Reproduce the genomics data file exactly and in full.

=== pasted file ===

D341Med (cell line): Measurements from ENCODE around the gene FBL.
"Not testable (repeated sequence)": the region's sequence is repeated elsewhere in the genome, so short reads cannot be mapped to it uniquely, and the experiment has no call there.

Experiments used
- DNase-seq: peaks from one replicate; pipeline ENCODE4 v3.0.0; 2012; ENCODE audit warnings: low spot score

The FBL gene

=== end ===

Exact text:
D341Med (cell line): Measurements from ENCODE around the gene FBL.
"Not testable (repeated sequence)": the region's sequence is repeated elsewhere in the genome, so short reads cannot be mapped to it uniquely, and the experiment has no call there.

Experiments used
- DNase-seq: peaks from one replicate; pipeline ENCODE4 v3.0.0; 2012; ENCODE audit warnings: low spot score

The FBL gene